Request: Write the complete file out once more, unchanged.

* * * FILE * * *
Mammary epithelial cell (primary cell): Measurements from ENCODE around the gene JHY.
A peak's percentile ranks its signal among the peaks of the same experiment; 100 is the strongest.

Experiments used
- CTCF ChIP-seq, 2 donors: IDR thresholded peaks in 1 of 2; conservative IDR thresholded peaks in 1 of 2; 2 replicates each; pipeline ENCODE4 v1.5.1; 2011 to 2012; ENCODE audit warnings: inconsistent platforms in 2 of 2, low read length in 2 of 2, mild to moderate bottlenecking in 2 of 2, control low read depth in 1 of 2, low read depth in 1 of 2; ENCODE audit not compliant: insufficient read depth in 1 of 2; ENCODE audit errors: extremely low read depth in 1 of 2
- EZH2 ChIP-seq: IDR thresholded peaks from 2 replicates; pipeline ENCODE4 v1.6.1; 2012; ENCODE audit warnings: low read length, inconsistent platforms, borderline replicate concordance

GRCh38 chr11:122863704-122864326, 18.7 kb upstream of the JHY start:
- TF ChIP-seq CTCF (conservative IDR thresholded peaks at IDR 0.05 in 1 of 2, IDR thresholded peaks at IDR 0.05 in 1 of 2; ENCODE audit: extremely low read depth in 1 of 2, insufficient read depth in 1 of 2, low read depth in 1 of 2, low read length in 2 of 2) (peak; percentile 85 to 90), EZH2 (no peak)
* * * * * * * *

Mammary epithelial cell (primary cell): Measurements from ENCODE around the gene JHY.
A peak's percentile ranks its signal among the peaks of the same experiment; 100 is the strongest.

Experiments used
- CTCF ChIP-seq, 2 donors: IDR thresholded peaks in 1 of 2; conservative IDR thresholded peaks in 1 of 2; 2 replicates each; pipeline ENCODE4 v1.5.1; 2011 to 2012; ENCODE audit warnings: inconsistent platforms in 2 of 2, low read length in 2 of 2, mild to moderate bottlenecking in 2 of 2, control low read depth in 1 of 2, low read depth in 1 of 2; ENCODE audit not compliant: insufficient read depth in 1 of 2; ENCODE audit errors: extremely low read depth in 1 of 2
- EZH2 ChIP-seq: IDR thresholded peaks from 2 replicates; pipeline ENCODE4 v1.6.1; 2012; ENCODE audit warnings: low read length, inconsistent platforms, borderline replicate concordance

GRCh38 chr11:122863704-122864326, 18.7 kb upstream of the JHY start:
- TF ChIP-seq CTCF (conservative IDR thresholded peaks at IDR 0.05 in 1 of 2, IDR thresholded peaks at IDR 0.05 in 1 of 2; ENCODE audit: extremely low read depth in 1 of 2, insufficient read depth in 1 of 2, low read depth in 1 of 2, low read length in 2 of 2) (peak; percentile 85 to 90), EZH2 (no peak)